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McDowell's Scheduling Choice

McDowell right to pace himself after a good showing at the Hyundai Tournament of Champions says Dermot Gilleece

Posted Jan 13, 2011 by Dermot Gilleece


As Graeme McDowell strutted his stuff down the 18th fairway on the Plantation Course at Kapalua last Sunday, a veteran American observer was moved to remark:  “He reminds me of Arnold Palmer at the same age.  Same self-confident swagger.”

With a course record-equalling 62, McDowell created a tremendous buzz in the final round of the Hyundai Tournament of Champions, missing a play-off place by only a stroke.  As it happened, sudden death between the eventual winner, Jonathan Byrd and Robert Garrigus seemed like an anti-climax in the aftermath of the Irishman’s exploits.

So, where does this leave the 31-year-old from Portrush?  It makes him one of the most exciting and watchable players on tour, whose next assignment is the Abu Dhabi Championship later this month.  After that, he will be taking a belated Christmas break, probably of four weeks, at his base in Orlando.  In fact he will remain in the US until after the Players Championship in May, when he returns to Europe for the BMW Championship at Wentworth.

Most players who compete in Kapalua remain in Hawaii for this week’s Sony Tournament in Honolulu.  But McDowell resisted the temptation, keenly aware of the necessity to pace himself.  He has no intention of becoming one of golf’s iron men.  While sponsors pull at him from all directions, he remains determined to play no more than 27 or 28 tournaments this year.  Indeed most of them are already finalised, apart from end-of-year events in Asia and the US.

 “Towards the end of last year, I kept my caddie (Ken Comboy) away from his family for seven weeks straight,” he said. “We did something like 32,000 air miles together and I have no intention of doing that again.  But I’m glad I went to Kapalua.  Seeing Hawaii was something I always wanted to do and there were huge bonuses last week like going out in a boat in the Pacific, whale-watching.”

He went on: “The key going forward is to maintain my world ranking.  Though I’m still number five, I have closed the gap on Phil Mickelson and who knows what might happen over the next few weeks.  Though it will be difficult to repeat what I did last year, anything in the vicinity of 2010 would be quite nice.”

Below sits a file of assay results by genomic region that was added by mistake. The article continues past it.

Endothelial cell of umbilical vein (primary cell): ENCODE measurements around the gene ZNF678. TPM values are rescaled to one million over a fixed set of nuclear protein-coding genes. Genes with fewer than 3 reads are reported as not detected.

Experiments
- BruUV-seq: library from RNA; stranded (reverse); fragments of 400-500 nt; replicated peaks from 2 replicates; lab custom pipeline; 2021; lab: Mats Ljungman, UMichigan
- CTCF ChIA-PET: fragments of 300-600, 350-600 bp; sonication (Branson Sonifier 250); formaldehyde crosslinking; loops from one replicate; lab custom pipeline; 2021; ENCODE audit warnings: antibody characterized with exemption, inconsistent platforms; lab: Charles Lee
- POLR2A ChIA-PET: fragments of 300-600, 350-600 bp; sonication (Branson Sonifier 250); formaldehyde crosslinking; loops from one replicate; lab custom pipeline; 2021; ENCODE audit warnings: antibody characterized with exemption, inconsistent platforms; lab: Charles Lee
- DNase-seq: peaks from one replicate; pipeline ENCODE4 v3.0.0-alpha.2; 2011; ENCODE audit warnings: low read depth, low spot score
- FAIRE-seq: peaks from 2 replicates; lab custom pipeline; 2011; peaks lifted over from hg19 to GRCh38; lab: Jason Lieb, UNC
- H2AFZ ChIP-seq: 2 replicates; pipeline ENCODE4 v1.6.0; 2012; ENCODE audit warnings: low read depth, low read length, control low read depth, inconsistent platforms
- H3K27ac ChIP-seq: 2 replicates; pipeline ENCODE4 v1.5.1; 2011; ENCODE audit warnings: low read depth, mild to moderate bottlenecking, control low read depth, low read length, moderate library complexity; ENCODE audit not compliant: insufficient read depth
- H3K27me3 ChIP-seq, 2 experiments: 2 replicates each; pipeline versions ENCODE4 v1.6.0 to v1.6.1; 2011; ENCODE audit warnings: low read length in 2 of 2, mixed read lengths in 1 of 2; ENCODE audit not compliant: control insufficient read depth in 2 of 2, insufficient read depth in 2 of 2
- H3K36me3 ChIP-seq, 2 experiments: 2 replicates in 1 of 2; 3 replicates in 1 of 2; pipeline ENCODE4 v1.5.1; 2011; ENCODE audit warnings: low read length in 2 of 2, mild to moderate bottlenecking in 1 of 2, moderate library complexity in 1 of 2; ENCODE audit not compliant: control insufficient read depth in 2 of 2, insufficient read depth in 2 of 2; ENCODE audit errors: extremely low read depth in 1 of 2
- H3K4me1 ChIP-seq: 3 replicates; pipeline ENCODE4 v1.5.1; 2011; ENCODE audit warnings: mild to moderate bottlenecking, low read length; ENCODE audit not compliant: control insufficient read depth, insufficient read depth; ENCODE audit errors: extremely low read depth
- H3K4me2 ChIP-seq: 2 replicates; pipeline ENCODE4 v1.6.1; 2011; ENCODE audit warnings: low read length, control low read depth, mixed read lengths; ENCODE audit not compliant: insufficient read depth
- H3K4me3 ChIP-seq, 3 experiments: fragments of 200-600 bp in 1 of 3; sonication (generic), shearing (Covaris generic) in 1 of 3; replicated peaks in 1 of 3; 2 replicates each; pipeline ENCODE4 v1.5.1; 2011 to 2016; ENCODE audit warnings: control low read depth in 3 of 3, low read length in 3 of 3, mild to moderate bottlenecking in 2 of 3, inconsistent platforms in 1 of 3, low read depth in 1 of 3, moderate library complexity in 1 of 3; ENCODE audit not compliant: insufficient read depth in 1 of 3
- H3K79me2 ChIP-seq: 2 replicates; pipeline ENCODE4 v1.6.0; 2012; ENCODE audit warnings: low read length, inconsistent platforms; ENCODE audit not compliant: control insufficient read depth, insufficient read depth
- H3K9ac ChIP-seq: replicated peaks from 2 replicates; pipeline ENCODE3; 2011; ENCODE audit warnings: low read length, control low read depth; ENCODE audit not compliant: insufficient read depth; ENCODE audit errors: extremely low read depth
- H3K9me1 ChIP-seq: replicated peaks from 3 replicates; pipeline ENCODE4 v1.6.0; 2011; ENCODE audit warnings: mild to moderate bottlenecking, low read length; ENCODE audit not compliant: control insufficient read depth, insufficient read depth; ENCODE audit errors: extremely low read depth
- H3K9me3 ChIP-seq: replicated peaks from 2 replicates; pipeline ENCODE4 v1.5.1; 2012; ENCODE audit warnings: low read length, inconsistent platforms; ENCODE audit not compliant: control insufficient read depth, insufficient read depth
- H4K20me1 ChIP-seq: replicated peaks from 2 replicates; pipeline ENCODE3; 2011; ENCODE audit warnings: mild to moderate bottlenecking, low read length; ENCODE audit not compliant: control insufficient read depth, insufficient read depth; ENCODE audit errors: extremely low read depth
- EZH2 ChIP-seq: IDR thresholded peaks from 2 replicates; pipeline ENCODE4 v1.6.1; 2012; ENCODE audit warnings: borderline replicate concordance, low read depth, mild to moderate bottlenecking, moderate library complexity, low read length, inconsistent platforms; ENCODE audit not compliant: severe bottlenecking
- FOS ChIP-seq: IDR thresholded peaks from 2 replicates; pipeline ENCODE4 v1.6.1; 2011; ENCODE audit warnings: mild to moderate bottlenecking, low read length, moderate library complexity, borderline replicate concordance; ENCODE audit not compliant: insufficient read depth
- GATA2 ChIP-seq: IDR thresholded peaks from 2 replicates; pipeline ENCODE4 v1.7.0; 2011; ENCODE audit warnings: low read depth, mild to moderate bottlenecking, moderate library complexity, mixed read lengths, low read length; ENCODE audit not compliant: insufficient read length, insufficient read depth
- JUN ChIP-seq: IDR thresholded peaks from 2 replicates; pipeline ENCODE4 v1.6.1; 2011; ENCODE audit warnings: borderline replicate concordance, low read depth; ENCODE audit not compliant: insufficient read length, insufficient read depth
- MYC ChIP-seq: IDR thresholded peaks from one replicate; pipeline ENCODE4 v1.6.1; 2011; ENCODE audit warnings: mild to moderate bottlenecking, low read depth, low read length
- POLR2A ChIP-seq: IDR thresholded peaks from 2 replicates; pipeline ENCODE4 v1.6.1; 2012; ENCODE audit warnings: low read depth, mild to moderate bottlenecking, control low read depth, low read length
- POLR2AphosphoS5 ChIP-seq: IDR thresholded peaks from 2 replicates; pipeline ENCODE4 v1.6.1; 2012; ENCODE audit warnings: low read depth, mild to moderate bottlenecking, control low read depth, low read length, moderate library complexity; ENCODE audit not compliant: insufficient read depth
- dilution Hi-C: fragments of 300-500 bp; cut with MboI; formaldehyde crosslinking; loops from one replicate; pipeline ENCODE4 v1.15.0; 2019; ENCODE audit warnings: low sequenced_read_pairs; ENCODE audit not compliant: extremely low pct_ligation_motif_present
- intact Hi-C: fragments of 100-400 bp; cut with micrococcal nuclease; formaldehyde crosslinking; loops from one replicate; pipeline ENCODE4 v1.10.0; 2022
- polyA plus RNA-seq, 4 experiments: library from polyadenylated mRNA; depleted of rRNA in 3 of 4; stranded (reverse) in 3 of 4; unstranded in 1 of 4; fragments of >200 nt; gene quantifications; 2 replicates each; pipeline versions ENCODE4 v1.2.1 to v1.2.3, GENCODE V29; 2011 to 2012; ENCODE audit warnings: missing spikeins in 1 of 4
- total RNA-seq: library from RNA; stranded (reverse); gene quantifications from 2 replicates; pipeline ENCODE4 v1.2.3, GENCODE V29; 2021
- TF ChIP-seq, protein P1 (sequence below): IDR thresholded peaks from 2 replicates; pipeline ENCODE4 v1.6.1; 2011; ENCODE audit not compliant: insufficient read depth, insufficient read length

Champions like to defend titles, if only for the fact of going back to a place where they’ve tasted success.  McDowell is no different in this regard, which means that ideally, a return to the Chevron World Challenge at Sherwood Country Club would be high on his list.  But it’s not quite that simple.  “With the World Cup back on the schedule, I would really like to play it,” he said.  “Rory (McIlroy) and I went very close a couple of years ago and it would be great to give it another go, together.  But the way the schedule has worked out, to play in it and defend the Chevron would be a geographical nightmare.”

He was referring to the fact that the World Cup is scheduled for Mission Hills, China, on November 24th to 27th, followed by the Chevron in California the following week, then on to the Dubai World Championship.

 “There is also the fact that the Chevron clashes with the Hong Kong Open, where I have a good association with the sponsors, UBS,” he said.  “It’s unfortunate to have so many great events in the space of three weeks. There are obviously tough decisions to be made. You can’t maintain 100 per cent top form if you’re playing 35 weeks of the year.  Guys have tried it.  Like Retief Goosen, Ernie (Els).  I certainly don’t think it suits everyone.  You’ve got to achieve the right balance. We’ll see.”

McDowell is clearly aware of his status as a world-class player who can have a highly productive career, provided he takes the right options.  Having learned from the lessons of the past, one suspects his scheduling mistakes will be few and far between.

- Dermot Gilleece

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